BERNALILLO, N.M. (KRQE) - An Albuquerque cop accused of murdering his wife has always maintained he wasn't home the night she died in their Los Lunas home in 2007.
However, one of the state's key witnesses, a woman ex-cop Levi Chavez was having an affair with at the time of his wife Tera's death, testified otherwise.
Chavez is on trial for first-degree murder accused of killing his wife and trying to make it look like a suicide.
Rose Slama said her only motivation for testifying was to bring Tera's family some peace. Chavez's Attorney David Serna argued differently.
As Serna continued his cross-examination of Slama Friday, he read from interview transcripts from Slama's meeting with a Valencia County sheriff's detective in 2007.
"(The detective) said you supposedly had information that Levi was in the house when she killed herself. Correct?" Slama replied, "Yes, sir."
Serna continued: "You're answer was, "No. I'm sorry, that's not true. I haven't talked to Levi in several months.' Right?"
Slama replied, "Yes."
Serna hammered Slama about her changing statements.
When then-Detective Aaron Jones interviewed Slama in 2007, she told him she didn't know anything about the night Tera died. She also did not mention that Tera told her about Levi staging the theft of his truck for insurance money.
Prosecutors said one of the reasons the rookie Albuquerque Police Department officer wanted his wife dead was to keep her from turning him in.
Serna told the jury it wasn't until three years after Tera's death, when Slama was facing theft and forgery charges, that she brought up the stolen truck story and more.
"I told them that I had spoke to Levi, and Levi has said that while he was in the shower and he came out of the shower he heard the big bang, and he came out and then his wife was deceased," Slama testified.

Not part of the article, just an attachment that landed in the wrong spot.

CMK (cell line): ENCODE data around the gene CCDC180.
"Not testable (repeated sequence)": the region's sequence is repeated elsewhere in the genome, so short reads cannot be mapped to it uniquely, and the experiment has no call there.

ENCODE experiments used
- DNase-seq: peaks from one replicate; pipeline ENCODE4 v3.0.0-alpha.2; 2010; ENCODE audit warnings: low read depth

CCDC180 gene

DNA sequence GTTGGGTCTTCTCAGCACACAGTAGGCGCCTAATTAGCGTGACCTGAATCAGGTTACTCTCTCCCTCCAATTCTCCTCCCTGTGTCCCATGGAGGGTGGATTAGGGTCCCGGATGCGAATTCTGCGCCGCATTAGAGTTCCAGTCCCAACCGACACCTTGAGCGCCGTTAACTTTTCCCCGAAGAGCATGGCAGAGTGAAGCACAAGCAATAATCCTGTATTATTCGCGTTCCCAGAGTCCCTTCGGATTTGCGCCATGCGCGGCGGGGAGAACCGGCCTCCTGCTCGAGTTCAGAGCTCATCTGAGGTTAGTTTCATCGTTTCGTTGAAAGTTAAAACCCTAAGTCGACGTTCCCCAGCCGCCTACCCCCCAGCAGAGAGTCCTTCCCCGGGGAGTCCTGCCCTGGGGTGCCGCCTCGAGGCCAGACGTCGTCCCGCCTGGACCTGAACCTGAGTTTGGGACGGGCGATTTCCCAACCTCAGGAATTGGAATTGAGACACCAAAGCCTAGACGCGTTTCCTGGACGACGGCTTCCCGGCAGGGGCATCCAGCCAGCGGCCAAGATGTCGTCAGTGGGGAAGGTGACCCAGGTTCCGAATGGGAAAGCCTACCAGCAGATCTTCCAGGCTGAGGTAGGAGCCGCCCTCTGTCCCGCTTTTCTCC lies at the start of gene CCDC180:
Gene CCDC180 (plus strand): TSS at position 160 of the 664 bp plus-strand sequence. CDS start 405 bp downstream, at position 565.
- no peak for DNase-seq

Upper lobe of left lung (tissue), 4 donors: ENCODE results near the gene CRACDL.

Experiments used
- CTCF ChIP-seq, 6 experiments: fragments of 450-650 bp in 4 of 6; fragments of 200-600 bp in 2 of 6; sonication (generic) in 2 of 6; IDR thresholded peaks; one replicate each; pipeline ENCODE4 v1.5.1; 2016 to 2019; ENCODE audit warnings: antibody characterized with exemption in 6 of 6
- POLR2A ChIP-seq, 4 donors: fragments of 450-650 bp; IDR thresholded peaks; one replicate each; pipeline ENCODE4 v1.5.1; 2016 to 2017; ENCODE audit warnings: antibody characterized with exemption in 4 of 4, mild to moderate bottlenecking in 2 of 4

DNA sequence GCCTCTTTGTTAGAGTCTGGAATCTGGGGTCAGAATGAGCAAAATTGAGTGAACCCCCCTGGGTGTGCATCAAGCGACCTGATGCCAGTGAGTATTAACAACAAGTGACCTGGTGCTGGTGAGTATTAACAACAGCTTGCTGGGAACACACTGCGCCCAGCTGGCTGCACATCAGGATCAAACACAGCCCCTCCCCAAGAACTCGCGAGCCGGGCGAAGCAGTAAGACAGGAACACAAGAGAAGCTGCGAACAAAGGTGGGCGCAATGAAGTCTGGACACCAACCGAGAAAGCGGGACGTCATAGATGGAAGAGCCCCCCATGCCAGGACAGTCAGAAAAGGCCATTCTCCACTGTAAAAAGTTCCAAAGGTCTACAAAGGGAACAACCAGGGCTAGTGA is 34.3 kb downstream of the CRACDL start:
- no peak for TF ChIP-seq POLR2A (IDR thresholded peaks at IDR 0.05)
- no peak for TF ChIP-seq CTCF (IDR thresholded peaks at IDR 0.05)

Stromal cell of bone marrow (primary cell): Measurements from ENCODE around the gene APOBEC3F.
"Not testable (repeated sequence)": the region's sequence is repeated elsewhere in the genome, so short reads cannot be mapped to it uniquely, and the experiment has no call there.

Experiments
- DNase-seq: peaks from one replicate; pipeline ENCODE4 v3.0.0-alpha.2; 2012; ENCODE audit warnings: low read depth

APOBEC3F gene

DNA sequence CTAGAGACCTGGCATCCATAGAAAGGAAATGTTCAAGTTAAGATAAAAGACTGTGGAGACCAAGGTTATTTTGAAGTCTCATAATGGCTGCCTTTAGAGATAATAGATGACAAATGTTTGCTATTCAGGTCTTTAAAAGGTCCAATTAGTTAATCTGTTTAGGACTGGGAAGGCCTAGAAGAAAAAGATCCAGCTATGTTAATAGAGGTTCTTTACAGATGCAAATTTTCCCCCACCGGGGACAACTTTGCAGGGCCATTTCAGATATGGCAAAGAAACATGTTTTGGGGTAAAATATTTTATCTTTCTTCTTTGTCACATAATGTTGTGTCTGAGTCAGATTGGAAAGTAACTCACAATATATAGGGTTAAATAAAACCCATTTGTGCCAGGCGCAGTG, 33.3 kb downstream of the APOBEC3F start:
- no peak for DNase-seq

Chavez has always said he came home to find Tera's body in their bed with his APD-issued gun beside her.
Slama also testified that she did not love Levi, that their relationship was just about sex and she felt no need to protect him.
Serna pressed Slama on why she did not bring up any of the statements she later made, during a phone call she had with Levi that was recorded by deputies in the weeks after Tera's death.
"During the entire recorded conversation with the police you never said to him anything like, 'What if they ask me what Tera said about the truck?'" Serna said. "You never asked him that question, did you?"
"No," Slama replied.
"And you never said, 'What if they ask me about you in the shower?'" Serna continued. "You never asked him that, did you?"
Again Slama answered, "No."
Prosecutors argued Slama may have kept those details to herself for a while to simple keep the affair a secret. She only provided the new details when she was interviewed under oath for a civil lawsuit surrounding Tera's death, they added.
"Did you think you were going to get some kind of benefit for telling the civil deposition what you told them?" prosecutor Bryan McKay asked.
"No, my only hope in this is to help Tera's family get peace," Slama said.
Slama told the jury Chavez told her the shower story the same night he called 911 claiming he discovered Tera's body.
Serna introduced phone records into the case today that show Slama and Levi did not talk that night.
To that, Slama said it may have been a text or she may have been using her home phone.
Four and a half years after he went to prison, former state senate leader Manny Aragon is out.
A suspected meth kingpin the FBI thought might be hiding out in New Mexico has been captured.
The popular Capulin Snow Play Area near Sandia Peak will be closed for the second year in a row.
While the roads were looking clearer late Thursday afternoon in the Albuquerque area, they could get dangerous again as temperatures drop later in the evening.
New details were released Thursday in Albuquerque's latest police shooting.
The southeast part of the state is getting hit hard with winter weather.